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Jim Grant Tech Tips Jim Grant Tech Tips
A collection of helpful articles based on reader submissions
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Below is a collection of Jim Grant's Tech Tips sorted by Vehicle Make. These Tech Tips were answers to questions submitted to Jim by users over the course of many years.
If you have any questions, please feel free to email us.



Lincoln - Mercury
  Jim Grant's Tech Tips

GM Anti Lock Brake Recall

Q: My ’00 GMC K1500 4x4 pick-up truck has anti-lock brakes. I recently heard that there was a recall on my vehicle for an antilock brake problem. My anti-lock brakes were doing very weird things. It started off with the anti-lock pump running and the brake pedal dropping when I was parking the truck. I took it into the shop and was told the brakes were fine and that the anti-lock brake computer did not have any codes. As time went on the problem got so bad that the truck would not stop while driving into a parking space. I would have to throw the shifter into park. This made all kinds of noises, but at least I did not hit anything. What was strange is that the brakes worked fine at higher speeds. It was only when I got below 10 MPH that I would lose my brakes and couldn’t stop my truck. After spending “a lot of money” going to different dealers and garages and getting no where, I found a shop that knew what the problem was and fixed it. The part I didn’t understand was, they told me it was rust that was causing some sensor not to work right. My question: is this recall for the same problem my truck had? If it is can I get any of the money back I spent trying to get this problem fixed? Will it happen again and if so is it covered by this recall? Last, what was happening to cause my truck to lose brakes like that?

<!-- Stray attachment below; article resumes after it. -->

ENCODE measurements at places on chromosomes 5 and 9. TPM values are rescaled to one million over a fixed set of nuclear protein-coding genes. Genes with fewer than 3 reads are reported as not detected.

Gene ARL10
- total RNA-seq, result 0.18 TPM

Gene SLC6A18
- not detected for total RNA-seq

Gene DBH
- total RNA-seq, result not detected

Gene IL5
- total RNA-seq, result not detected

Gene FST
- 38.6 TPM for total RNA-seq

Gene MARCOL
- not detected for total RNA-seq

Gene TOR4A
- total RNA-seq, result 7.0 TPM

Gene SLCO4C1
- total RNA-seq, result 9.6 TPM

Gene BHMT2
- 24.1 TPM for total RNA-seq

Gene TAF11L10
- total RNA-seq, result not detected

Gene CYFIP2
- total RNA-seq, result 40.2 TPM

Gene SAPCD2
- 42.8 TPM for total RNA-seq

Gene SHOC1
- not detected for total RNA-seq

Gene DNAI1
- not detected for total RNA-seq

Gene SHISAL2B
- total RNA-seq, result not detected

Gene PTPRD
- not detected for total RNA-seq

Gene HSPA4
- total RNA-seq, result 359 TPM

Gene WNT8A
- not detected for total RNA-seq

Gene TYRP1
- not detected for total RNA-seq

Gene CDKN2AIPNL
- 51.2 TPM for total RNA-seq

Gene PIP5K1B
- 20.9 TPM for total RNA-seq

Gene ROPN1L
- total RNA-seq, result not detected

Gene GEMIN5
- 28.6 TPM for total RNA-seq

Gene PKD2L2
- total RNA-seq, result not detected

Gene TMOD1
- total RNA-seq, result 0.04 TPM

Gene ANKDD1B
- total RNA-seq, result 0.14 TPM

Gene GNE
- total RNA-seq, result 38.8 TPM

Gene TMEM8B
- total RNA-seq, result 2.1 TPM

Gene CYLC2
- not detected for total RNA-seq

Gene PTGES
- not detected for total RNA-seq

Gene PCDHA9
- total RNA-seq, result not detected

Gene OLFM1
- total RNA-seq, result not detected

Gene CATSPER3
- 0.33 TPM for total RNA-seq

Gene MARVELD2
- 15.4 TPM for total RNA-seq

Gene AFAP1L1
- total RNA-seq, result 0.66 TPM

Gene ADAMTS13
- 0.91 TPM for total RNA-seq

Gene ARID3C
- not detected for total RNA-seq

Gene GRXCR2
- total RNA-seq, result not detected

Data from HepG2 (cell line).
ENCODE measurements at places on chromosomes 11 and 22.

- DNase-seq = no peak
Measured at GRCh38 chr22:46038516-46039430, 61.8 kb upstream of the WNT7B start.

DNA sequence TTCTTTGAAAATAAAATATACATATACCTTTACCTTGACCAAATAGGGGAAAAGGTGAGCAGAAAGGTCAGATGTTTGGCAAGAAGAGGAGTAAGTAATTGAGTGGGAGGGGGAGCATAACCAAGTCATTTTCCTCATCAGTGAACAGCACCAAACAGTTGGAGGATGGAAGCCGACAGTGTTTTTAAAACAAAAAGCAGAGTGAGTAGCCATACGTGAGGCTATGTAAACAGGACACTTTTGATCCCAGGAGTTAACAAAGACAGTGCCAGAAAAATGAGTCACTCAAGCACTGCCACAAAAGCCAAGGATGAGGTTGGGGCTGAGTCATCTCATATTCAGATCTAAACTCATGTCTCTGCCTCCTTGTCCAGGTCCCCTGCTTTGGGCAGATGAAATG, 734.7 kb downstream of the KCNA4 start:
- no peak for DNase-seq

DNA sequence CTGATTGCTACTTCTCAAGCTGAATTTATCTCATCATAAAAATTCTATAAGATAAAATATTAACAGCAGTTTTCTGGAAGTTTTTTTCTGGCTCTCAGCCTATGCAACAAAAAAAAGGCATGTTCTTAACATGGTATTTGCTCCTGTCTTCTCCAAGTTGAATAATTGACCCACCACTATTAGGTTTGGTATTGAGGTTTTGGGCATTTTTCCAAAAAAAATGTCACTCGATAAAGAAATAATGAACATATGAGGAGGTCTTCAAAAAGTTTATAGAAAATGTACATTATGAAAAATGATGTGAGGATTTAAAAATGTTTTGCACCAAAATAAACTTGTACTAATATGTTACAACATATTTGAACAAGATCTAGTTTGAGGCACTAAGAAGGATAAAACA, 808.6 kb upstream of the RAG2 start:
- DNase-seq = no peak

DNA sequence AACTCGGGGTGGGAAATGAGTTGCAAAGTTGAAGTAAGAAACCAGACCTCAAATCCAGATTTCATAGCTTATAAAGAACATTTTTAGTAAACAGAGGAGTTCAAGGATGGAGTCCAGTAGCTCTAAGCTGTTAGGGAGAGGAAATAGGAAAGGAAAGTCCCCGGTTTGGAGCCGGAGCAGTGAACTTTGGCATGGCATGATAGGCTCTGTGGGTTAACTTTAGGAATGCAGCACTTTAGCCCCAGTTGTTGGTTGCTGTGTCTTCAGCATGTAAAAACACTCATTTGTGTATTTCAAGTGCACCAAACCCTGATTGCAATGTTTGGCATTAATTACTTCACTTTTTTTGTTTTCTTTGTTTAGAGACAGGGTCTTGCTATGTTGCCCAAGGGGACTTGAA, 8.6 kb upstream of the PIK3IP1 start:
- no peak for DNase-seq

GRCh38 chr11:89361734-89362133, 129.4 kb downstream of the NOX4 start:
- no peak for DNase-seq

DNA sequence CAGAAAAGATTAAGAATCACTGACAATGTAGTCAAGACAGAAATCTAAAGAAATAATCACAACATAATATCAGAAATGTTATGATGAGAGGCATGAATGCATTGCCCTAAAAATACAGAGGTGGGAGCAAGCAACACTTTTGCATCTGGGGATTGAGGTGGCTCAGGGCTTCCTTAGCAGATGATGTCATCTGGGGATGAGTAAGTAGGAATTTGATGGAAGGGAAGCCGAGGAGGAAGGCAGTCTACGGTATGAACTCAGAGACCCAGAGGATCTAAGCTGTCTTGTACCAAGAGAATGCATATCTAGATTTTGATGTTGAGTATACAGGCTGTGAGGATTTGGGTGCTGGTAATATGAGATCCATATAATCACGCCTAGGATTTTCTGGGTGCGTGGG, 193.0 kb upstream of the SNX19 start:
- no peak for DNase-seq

A: At this article’s time & date I have not seen documentation regarding the recall you’re describing. Doesn’t mean it isn’t happening, just means I cannot make a statement without documentation of a recall. With that said, I can tell you that your complaint is not uncommon and I would not be surprised at all if there is a recall. Getting your money back? In general, if you’ve spent money repairing a problem prior to the announcement of a safety recall there will be provisions for a refund of some sort. But, it is important that you have your documentation of the repair and/or parts that were replaced. Will it happen again? If it’s the problem we’ve been seeing, it is probable and more likely to occur or reoccur if your vehicle is operated in the northern 13 states and Canada. This leads us to your last question, what is causing the problem? If we’re all on the same page, the cause for the problem is due to rust. Vehicle’s equipped with 4-wheel anti-lock brakes have a speed sensor located at both front wheels. At each wheel there is a gear with teeth that spins with the wheel as it turns. This is often called a toner ring. Mounted about 5 or 6 strands of hair away from the teeth of the toner ring is a wheel speed sensor. As each tooth passes the sensor an electrical signal is generated. So as the wheel turns and each tooth of the toner ring passes, the sensors sends a signal to the anti-lock brake computer. Because the anti-lock brake computer has a sensor at each wheel it can compare the information from the sensors to determine wheel speed. The problem we’re seeing is being caused by rust getting under the wheel speed sensor and lifting it up. Here’s a little piece information that is critical in understanding why a little bit of rust becomes a big problem. Earlier, I mentioned hair strands. The wheel speed sensor creates its signal as the teeth on the toner ring pass by. The distance between the teeth of the toner ring to the sensor affects the strength of the signal. All you have to do is move that sensor away from the toner ring a hair strand or 2 and the signal becomes weaker. If the rust gets bad enough at low speeds the signal is too weak and when you step on the brake, the anti-lock computer thinks the wheel is stopping when it isn’t. The fix for this problem is to remove the wheel speed sensor and clean the rust off the sensor and from the mounting surface. That part is easy to say, it takes more time than that because you have to remove the tire, brakes and rotor to get to the sensor. Not to mention often times that the bolt that holds the sensor in is so rusty you can’t get that darn thing out without it becoming a production. Once free of rust and the wheel speed sensor correctly positioned the anti-lock brake system will be working as it should.

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